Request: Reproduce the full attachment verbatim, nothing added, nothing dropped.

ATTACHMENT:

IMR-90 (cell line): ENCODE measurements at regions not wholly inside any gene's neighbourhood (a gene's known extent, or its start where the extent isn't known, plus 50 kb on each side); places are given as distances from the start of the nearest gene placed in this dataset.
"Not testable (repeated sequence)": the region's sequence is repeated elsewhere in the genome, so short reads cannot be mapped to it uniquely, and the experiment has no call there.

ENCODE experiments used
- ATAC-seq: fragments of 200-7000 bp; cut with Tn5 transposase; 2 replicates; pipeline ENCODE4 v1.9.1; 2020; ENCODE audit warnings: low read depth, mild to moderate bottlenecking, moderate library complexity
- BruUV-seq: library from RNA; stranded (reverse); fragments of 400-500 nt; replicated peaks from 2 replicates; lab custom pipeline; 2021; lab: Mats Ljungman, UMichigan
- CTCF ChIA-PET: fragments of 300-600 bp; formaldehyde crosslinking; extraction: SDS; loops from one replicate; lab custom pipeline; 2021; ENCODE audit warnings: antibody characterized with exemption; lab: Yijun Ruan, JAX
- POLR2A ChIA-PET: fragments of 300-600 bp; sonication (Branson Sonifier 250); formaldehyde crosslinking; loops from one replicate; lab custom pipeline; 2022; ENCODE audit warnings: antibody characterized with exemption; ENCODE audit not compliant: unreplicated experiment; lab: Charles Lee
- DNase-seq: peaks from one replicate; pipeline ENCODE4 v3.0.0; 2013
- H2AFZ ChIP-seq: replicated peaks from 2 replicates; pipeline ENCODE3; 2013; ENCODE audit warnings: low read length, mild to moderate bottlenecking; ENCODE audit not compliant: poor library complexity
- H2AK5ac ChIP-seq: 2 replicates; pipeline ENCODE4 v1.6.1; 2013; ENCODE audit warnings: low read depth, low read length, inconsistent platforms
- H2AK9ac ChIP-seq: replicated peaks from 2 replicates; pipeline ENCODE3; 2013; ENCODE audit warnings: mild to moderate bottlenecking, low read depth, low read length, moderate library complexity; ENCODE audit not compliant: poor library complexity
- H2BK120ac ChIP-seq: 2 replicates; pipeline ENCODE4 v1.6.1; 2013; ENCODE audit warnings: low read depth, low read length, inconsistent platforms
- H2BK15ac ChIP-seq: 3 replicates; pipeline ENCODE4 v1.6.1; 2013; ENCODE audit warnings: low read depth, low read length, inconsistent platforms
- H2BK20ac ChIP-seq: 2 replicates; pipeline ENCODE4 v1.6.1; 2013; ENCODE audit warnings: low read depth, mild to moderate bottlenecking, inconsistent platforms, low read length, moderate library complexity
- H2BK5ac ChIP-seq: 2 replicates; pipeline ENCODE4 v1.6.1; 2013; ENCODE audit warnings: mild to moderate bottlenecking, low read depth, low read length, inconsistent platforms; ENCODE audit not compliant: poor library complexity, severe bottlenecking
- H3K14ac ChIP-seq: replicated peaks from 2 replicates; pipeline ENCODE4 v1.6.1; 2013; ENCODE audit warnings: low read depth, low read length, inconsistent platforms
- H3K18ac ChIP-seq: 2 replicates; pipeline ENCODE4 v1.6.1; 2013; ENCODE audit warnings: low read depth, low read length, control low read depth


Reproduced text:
IMR-90 (cell line): ENCODE measurements at regions not wholly inside any gene's neighbourhood (a gene's known extent, or its start where the extent isn't known, plus 50 kb on each side); places are given as distances from the start of the nearest gene placed in this dataset.
"Not testable (repeated sequence)": the region's sequence is repeated elsewhere in the genome, so short reads cannot be mapped to it uniquely, and the experiment has no call there.

ENCODE experiments used
- ATAC-seq: fragments of 200-7000 bp; cut with Tn5 transposase; 2 replicates; pipeline ENCODE4 v1.9.1; 2020; ENCODE audit warnings: low read depth, mild to moderate bottlenecking, moderate library complexity
- BruUV-seq: library from RNA; stranded (reverse); fragments of 400-500 nt; replicated peaks from 2 replicates; lab custom pipeline; 2021; lab: Mats Ljungman, UMichigan
- CTCF ChIA-PET: fragments of 300-600 bp; formaldehyde crosslinking; extraction: SDS; loops from one replicate; lab custom pipeline; 2021; ENCODE audit warnings: antibody characterized with exemption; lab: Yijun Ruan, JAX
- POLR2A ChIA-PET: fragments of 300-600 bp; sonication (Branson Sonifier 250); formaldehyde crosslinking; loops from one replicate; lab custom pipeline; 2022; ENCODE audit warnings: antibody characterized with exemption; ENCODE audit not compliant: unreplicated experiment; lab: Charles Lee
- DNase-seq: peaks from one replicate; pipeline ENCODE4 v3.0.0; 2013
- H2AFZ ChIP-seq: replicated peaks from 2 replicates; pipeline ENCODE3; 2013; ENCODE audit warnings: low read length, mild to moderate bottlenecking; ENCODE audit not compliant: poor library complexity
- H2AK5ac ChIP-seq: 2 replicates; pipeline ENCODE4 v1.6.1; 2013; ENCODE audit warnings: low read depth, low read length, inconsistent platforms
- H2AK9ac ChIP-seq: replicated peaks from 2 replicates; pipeline ENCODE3; 2013; ENCODE audit warnings: mild to moderate bottlenecking, low read depth, low read length, moderate library complexity; ENCODE audit not compliant: poor library complexity
- H2BK120ac ChIP-seq: 2 replicates; pipeline ENCODE4 v1.6.1; 2013; ENCODE audit warnings: low read depth, low read length, inconsistent platforms
- H2BK15ac ChIP-seq: 3 replicates; pipeline ENCODE4 v1.6.1; 2013; ENCODE audit warnings: low read depth, low read length, inconsistent platforms
- H2BK20ac ChIP-seq: 2 replicates; pipeline ENCODE4 v1.6.1; 2013; ENCODE audit warnings: low read depth, mild to moderate bottlenecking, inconsistent platforms, low read length, moderate library complexity
- H2BK5ac ChIP-seq: 2 replicates; pipeline ENCODE4 v1.6.1; 2013; ENCODE audit warnings: mild to moderate bottlenecking, low read depth, low read length, inconsistent platforms; ENCODE audit not compliant: poor library complexity, severe bottlenecking
- H3K14ac ChIP-seq: replicated peaks from 2 replicates; pipeline ENCODE4 v1.6.1; 2013; ENCODE audit warnings: low read depth, low read length, inconsistent platforms
- H3K18ac ChIP-seq: 2 replicates; pipeline ENCODE4 v1.6.1; 2013; ENCODE audit warnings: low read depth, low read length, control low read depth